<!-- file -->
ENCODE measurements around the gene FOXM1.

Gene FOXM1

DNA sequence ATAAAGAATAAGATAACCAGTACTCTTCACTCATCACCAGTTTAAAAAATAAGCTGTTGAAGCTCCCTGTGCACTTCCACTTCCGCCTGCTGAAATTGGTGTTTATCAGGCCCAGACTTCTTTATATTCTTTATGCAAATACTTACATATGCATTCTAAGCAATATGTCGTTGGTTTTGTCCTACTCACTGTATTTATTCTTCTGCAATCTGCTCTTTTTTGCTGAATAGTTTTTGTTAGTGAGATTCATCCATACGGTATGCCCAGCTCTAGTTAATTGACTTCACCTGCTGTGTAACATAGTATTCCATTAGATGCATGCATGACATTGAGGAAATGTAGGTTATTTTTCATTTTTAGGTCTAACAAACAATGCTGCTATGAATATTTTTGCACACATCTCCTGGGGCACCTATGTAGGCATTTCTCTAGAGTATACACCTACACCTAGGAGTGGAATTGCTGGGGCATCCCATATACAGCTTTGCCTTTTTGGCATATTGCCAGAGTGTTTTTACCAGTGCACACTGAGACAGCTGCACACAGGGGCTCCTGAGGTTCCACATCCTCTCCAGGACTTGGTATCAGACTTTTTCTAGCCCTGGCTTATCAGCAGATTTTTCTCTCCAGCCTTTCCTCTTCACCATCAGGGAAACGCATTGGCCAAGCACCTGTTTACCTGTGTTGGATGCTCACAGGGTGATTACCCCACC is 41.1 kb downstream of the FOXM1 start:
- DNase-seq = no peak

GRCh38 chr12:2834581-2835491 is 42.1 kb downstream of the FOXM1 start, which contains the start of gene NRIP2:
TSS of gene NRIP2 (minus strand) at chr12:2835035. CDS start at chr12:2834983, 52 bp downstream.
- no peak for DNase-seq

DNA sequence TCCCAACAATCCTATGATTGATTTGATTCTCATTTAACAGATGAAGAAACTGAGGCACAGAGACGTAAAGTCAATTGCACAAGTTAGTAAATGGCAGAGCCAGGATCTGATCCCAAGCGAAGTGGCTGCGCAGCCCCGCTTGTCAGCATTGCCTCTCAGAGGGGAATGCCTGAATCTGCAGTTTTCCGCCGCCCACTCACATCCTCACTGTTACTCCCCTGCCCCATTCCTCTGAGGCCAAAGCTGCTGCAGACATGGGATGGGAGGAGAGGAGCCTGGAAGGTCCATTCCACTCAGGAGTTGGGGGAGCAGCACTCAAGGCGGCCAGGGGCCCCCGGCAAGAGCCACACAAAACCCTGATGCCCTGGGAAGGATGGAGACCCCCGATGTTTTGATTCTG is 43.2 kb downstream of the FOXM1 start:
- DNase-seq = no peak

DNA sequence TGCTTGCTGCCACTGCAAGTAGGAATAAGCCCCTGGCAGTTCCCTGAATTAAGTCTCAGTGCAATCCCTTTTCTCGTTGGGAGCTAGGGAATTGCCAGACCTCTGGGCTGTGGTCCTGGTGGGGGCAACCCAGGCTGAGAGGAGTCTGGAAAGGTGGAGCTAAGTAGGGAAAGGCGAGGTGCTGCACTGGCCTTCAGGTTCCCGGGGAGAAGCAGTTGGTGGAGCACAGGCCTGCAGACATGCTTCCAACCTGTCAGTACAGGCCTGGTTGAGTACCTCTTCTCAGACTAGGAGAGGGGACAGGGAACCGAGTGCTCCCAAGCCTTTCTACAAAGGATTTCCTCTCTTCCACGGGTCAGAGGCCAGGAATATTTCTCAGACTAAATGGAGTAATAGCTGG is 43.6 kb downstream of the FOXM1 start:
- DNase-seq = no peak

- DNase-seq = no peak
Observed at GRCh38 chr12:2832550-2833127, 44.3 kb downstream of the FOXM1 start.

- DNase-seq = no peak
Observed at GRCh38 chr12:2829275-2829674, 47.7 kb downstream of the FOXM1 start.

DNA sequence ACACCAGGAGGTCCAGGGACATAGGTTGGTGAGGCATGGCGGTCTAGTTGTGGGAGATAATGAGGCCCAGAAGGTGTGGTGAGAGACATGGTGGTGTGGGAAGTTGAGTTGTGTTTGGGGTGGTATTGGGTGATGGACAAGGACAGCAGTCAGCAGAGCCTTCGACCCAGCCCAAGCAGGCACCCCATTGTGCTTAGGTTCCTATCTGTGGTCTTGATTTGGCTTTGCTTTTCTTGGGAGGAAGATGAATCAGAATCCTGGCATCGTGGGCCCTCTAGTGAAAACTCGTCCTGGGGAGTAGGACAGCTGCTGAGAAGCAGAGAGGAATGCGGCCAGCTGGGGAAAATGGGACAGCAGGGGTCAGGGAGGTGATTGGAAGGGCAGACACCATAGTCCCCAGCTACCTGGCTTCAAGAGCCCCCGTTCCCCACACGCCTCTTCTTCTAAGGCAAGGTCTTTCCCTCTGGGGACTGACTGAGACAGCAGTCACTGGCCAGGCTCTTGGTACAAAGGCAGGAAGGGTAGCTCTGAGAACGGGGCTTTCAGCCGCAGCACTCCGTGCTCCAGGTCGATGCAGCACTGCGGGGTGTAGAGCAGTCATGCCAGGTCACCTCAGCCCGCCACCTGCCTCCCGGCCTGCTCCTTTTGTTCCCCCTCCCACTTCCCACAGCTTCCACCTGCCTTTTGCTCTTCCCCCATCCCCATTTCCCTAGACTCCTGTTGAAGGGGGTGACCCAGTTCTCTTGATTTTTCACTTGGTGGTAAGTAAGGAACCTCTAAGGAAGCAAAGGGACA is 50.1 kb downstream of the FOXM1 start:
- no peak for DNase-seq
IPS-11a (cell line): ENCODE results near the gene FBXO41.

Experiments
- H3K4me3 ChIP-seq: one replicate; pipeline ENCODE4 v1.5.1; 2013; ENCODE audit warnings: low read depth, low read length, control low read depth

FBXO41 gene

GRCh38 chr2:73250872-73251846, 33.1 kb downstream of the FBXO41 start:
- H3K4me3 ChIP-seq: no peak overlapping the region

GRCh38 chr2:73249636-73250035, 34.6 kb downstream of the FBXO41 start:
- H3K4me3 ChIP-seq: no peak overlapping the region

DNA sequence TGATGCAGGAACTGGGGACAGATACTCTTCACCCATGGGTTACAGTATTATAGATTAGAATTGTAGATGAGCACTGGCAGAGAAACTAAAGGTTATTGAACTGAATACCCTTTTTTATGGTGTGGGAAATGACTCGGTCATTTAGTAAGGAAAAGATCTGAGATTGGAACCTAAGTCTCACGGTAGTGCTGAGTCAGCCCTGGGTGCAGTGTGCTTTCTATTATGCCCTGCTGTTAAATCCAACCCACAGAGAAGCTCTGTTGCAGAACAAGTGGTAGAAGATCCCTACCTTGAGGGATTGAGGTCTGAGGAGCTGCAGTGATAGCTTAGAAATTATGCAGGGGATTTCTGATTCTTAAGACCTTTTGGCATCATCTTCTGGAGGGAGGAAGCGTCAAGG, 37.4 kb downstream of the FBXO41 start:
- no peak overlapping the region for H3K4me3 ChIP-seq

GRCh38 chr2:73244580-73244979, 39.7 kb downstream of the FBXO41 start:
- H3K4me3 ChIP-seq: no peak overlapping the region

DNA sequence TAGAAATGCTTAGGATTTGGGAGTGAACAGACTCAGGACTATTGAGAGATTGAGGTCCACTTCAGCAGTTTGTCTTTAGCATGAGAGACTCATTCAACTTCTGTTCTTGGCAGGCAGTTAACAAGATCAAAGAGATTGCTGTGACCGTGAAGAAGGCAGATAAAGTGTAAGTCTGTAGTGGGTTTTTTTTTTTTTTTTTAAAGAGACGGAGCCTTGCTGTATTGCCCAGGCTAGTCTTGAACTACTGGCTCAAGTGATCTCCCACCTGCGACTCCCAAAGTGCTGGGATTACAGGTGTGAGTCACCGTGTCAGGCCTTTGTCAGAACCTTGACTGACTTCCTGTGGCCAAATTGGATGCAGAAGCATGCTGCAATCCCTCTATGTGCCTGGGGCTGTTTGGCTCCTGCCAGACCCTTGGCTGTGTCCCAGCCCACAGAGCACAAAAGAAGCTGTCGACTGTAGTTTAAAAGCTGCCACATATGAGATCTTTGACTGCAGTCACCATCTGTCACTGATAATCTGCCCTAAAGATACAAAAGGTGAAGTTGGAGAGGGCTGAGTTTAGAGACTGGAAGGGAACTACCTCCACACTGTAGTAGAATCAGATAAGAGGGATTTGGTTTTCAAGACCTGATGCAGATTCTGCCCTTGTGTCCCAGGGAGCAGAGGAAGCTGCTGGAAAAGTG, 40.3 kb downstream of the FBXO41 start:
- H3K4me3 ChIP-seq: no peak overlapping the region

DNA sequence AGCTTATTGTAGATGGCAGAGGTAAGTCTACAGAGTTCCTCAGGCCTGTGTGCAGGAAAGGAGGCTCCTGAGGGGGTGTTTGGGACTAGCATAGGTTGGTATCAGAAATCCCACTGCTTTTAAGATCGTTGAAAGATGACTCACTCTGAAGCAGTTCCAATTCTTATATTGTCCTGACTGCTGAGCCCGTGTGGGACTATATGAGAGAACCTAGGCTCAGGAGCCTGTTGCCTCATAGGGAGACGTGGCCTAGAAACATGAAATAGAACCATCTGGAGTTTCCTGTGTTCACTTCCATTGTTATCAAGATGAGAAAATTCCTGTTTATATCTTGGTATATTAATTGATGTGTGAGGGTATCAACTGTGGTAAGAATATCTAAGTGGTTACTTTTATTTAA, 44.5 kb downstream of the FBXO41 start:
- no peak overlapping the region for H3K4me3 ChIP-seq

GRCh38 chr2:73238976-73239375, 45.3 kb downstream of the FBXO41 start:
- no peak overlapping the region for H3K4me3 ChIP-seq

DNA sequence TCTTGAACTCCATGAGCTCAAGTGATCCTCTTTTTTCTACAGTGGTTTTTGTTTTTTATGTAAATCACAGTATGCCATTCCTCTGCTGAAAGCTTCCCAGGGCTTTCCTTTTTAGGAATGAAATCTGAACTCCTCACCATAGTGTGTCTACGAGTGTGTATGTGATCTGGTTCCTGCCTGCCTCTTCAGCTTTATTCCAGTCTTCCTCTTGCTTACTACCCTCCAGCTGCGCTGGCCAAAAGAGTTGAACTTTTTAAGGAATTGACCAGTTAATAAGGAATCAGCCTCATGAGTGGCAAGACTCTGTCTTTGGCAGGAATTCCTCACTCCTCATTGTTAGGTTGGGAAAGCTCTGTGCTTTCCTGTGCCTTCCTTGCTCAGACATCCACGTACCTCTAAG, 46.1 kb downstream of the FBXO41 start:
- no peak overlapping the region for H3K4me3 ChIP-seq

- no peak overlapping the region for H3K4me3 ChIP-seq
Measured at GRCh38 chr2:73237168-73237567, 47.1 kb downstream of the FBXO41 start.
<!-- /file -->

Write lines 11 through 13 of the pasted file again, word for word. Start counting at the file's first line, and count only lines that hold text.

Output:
- DNase-seq = no peak

- DNase-seq = no peak
Observed at GRCh38 chr12:2832550-2833127, 44.3 kb downstream of the FOXM1 start.